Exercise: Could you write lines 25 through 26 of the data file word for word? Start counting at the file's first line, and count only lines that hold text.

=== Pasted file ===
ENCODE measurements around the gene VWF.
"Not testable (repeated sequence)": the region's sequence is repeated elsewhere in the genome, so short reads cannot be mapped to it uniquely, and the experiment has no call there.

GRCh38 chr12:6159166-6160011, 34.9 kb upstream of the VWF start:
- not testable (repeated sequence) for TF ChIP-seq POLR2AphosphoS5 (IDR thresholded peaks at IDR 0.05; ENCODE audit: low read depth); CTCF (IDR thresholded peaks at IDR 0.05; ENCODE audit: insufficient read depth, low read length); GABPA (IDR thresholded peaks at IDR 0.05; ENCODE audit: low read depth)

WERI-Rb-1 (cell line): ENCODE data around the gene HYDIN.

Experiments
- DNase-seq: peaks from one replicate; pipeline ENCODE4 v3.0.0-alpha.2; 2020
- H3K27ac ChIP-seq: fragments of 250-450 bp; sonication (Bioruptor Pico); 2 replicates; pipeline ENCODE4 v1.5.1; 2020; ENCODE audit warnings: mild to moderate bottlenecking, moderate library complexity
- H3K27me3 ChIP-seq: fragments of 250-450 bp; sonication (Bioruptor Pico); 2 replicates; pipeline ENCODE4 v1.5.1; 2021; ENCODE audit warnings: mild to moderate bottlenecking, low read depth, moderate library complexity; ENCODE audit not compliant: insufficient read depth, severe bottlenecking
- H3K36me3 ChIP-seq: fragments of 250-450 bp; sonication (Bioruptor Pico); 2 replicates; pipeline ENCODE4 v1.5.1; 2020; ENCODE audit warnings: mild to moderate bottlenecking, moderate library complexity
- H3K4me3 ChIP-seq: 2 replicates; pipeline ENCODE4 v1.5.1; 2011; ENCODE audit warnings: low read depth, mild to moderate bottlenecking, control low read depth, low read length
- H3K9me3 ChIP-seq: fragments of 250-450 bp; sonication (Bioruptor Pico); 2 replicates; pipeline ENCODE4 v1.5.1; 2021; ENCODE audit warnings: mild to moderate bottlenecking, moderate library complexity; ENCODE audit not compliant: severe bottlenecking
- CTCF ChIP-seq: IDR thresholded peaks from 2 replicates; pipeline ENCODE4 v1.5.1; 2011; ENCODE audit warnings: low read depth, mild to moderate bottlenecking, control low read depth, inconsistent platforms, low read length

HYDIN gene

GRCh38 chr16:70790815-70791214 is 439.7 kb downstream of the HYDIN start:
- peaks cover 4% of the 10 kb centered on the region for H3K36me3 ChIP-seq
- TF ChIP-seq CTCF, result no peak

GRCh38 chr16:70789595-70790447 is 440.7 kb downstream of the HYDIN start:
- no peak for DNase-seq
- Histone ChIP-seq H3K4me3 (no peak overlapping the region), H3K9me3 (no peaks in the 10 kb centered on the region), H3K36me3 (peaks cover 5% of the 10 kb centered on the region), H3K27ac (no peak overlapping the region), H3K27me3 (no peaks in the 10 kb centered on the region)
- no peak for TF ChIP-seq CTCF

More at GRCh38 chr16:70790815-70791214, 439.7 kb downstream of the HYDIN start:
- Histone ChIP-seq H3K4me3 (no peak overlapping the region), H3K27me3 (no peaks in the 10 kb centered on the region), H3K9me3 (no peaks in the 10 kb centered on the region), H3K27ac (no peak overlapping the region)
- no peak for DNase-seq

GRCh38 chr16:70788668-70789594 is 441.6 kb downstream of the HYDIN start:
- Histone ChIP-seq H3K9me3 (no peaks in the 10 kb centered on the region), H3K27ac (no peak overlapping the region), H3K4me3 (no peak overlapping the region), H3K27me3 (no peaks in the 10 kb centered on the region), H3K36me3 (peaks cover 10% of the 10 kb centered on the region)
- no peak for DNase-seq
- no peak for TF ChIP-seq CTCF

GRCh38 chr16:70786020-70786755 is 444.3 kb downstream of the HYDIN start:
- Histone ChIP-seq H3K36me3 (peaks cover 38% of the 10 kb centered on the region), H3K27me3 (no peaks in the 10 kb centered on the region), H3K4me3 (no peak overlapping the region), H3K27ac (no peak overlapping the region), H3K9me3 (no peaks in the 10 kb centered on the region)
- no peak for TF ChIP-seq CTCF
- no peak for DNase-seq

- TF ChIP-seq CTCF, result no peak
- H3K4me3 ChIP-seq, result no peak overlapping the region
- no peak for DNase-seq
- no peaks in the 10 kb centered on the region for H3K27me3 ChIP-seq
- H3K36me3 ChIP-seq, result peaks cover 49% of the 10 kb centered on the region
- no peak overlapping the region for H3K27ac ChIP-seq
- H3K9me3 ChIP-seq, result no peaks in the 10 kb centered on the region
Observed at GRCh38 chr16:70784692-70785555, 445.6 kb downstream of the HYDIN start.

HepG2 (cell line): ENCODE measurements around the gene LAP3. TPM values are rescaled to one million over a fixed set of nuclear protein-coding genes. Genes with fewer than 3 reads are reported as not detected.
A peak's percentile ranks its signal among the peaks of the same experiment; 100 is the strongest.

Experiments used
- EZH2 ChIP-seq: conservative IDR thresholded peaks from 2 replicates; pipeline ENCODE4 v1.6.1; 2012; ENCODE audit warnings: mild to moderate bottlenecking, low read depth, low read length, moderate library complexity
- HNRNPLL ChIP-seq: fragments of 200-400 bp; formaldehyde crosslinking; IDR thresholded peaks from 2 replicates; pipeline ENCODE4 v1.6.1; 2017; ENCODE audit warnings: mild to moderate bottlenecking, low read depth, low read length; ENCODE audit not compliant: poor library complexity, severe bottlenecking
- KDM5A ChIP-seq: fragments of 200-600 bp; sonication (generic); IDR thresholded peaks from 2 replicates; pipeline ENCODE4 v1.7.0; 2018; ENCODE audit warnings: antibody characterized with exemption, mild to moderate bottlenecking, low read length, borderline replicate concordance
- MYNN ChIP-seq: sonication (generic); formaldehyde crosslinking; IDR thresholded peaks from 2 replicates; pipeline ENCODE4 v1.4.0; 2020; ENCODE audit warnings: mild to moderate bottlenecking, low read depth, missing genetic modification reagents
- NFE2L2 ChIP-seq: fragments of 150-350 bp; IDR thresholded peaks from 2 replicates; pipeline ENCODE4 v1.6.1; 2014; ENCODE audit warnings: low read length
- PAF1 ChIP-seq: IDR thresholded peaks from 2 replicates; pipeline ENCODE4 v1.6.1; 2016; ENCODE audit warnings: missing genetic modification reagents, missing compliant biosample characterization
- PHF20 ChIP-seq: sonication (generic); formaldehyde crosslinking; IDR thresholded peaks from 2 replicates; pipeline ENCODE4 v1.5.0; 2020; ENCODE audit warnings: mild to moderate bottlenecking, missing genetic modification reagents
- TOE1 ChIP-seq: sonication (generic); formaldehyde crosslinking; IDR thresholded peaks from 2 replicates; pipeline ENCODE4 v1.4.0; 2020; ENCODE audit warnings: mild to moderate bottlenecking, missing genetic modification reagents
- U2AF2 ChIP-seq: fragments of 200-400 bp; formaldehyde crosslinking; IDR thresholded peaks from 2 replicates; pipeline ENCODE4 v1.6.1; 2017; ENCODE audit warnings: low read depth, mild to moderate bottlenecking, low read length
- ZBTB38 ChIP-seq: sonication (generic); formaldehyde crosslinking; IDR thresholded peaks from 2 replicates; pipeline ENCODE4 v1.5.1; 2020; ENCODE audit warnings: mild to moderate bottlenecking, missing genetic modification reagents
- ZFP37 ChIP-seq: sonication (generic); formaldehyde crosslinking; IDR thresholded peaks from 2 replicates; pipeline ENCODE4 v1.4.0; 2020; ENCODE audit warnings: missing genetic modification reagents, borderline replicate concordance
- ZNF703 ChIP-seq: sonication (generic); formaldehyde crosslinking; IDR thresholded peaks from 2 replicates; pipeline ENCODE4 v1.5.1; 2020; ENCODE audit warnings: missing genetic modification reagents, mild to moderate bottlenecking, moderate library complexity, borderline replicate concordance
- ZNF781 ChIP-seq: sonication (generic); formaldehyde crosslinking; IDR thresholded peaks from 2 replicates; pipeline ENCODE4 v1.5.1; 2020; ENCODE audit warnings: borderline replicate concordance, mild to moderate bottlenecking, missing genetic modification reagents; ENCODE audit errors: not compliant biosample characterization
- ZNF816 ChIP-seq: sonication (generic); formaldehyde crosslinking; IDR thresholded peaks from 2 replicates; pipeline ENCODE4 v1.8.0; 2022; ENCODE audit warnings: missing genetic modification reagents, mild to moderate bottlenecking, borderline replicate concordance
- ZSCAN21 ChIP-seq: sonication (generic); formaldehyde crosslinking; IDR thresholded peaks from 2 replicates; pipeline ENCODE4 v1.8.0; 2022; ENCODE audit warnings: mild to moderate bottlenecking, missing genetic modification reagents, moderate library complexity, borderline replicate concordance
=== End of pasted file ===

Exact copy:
GRCh38 chr16:70788668-70789594 is 441.6 kb downstream of the HYDIN start:
- Histone ChIP-seq H3K9me3 (no peaks in the 10 kb centered on the region), H3K27ac (no peak overlapping the region), H3K4me3 (no peak overlapping the region), H3K27me3 (no peaks in the 10 kb centered on the region), H3K36me3 (peaks cover 10% of the 10 kb centered on the region)